There are plenty of other kinds of change that may not point toward your goals, aren’t your choice and are out of your control. Mergers, acquisitions, massively accelerated growth, layoffs, IPOs, operational pivots. Any or a combination of these can leave you somewhere new and unknown, somewhere you hadn’t planned on, and possibly somewhere you don’t want to be.

So what do you do when you didn’t sign up for this?

If change has been announced but not yet implemented, or if the start of it is still recent, don’t freak out. You’re not going to know exactly how things will play out and when. It’s unlikely even senior management has all the answers yet.

Yeah, I get it, you’re probably already freaking out a bit and having knee-jerk reactions. Even more likely if you’ve never experienced major change in your work life before. But unless you’ve been explicitly told you’re losing your job or something, there’s a reasonable chance changes may not even affect you that much. There’ll probably be some chaos to come, but you can handle it.

Just stop, take a breath and give it a bit of time. Listen a lot, ask questions when you can, and think. Think about the best-case scenario – what do you need to do to make that happen? Think about the worst-case scenario – what can you do to mitigate its effects?

Yes, it probably feels like a lot is out of your control, and it is, but it’s unlikely the sky is falling. Remember that the one person who’s going to take care of you is you, whether you lean into or out of this change, so think smart and take time if you can.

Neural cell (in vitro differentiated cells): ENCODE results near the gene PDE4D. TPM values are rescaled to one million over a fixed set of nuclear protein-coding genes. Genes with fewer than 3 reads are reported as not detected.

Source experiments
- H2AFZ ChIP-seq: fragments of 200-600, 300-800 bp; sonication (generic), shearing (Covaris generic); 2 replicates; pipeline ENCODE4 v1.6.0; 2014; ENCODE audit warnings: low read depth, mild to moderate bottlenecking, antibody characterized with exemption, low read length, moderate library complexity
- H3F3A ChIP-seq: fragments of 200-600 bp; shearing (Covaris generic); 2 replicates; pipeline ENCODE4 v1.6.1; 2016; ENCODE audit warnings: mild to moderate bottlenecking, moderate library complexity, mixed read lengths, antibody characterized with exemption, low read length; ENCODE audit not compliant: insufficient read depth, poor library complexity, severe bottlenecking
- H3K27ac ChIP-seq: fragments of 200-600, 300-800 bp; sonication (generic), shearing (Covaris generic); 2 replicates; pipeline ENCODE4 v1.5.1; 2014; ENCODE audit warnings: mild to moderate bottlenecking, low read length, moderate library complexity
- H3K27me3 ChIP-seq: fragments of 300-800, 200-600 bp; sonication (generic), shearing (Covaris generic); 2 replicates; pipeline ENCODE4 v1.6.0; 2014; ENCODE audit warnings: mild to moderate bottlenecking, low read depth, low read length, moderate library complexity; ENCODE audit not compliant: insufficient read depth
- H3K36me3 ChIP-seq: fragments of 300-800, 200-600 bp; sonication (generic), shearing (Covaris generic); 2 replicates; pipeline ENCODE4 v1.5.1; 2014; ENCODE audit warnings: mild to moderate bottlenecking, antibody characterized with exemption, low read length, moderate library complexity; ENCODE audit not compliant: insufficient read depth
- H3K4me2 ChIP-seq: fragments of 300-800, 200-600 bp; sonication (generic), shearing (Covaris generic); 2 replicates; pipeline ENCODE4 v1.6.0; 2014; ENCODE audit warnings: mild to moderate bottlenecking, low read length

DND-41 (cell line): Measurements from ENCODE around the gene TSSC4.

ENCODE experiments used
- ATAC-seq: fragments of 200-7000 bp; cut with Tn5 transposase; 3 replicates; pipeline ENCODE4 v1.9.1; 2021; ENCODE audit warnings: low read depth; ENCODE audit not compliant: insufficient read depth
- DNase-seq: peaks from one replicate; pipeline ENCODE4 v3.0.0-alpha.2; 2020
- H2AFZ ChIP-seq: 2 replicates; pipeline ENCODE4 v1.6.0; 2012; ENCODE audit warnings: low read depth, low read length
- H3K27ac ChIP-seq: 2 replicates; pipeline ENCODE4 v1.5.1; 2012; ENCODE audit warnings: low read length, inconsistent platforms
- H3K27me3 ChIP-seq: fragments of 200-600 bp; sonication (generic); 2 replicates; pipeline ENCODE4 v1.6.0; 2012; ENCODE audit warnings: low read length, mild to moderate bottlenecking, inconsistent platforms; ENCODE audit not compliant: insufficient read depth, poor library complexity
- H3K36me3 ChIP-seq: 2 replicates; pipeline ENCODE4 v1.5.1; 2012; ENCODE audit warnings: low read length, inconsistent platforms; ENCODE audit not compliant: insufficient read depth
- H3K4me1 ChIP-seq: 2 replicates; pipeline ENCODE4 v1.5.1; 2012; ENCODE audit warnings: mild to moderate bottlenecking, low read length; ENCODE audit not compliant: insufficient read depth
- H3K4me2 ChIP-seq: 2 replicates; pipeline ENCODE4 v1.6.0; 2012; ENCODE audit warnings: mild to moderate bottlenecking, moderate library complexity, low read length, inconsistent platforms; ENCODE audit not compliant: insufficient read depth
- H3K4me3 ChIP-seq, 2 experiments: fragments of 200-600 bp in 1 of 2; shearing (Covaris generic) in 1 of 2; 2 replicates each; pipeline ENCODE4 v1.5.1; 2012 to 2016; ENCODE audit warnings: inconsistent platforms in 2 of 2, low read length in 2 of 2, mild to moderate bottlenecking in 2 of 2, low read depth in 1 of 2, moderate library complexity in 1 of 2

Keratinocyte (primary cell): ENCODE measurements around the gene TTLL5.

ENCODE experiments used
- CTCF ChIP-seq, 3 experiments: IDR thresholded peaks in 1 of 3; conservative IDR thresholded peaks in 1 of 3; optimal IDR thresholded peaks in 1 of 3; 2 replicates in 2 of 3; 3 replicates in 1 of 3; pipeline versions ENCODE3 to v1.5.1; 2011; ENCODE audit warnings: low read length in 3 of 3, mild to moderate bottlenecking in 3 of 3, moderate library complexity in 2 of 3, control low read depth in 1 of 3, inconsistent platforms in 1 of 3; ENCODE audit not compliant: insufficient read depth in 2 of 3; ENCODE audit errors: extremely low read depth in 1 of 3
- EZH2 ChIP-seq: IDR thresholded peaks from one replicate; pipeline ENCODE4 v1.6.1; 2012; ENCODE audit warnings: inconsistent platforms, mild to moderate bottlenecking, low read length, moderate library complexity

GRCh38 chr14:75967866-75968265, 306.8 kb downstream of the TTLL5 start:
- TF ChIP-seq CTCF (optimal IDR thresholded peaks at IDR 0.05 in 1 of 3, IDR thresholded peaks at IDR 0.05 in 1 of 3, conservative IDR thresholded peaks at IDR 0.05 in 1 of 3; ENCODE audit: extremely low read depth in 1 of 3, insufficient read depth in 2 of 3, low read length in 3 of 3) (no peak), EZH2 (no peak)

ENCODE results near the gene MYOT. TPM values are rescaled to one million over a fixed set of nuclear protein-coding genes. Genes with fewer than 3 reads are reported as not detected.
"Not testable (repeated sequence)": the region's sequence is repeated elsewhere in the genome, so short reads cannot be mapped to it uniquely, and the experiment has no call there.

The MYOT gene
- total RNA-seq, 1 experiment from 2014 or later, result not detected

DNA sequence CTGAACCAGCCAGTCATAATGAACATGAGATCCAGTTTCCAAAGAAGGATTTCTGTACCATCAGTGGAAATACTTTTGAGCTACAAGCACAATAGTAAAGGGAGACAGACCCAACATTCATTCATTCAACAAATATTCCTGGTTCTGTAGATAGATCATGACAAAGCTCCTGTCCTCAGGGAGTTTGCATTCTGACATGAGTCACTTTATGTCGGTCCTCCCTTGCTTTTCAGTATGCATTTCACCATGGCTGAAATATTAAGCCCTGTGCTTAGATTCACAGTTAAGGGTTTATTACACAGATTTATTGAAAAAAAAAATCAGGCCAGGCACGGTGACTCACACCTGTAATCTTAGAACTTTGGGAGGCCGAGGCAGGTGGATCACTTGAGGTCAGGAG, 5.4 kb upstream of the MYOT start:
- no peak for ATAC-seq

Maybe changes have begun, maybe they affect you, maybe not. Ask yourself if you actually have to do anything. Perhaps there are changes to the company or even your department, but not so much for you or your work. Maybe you lost some co-workers you like. That sucks, but at the end of each day when you leave or log off, how do you feel? Have you cried anywhere?

You might not be a fan of the changes, and it always sucks to lose workmates you like, but if things are still fine for you, generally, do they really need to change? Work doesn’t need to be a passion or a calling – for most people, I’d argue, it isn’t. Were you really invested in the status quo, or are you just having a hard time embracing change?

Do your passions exist outside the office? Are you OK with the company, your team and your work, but you just don’t love it all right now? Are they still paying you? Perhaps you don’t actually need an exit strategy. At least not right now.

Change often also means opportunity. Things move around, there are usually holes left, and expertise can be very valuable because those who have it provide stability in an unstable time.